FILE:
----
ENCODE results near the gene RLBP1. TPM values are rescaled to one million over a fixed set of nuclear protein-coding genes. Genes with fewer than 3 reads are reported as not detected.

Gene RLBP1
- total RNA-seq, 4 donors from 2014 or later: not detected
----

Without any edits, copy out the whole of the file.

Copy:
ENCODE results near the gene RLBP1. TPM values are rescaled to one million over a fixed set of nuclear protein-coding genes. Genes with fewer than 3 reads are reported as not detected.

Gene RLBP1
- total RNA-seq, 4 donors from 2014 or later: not detected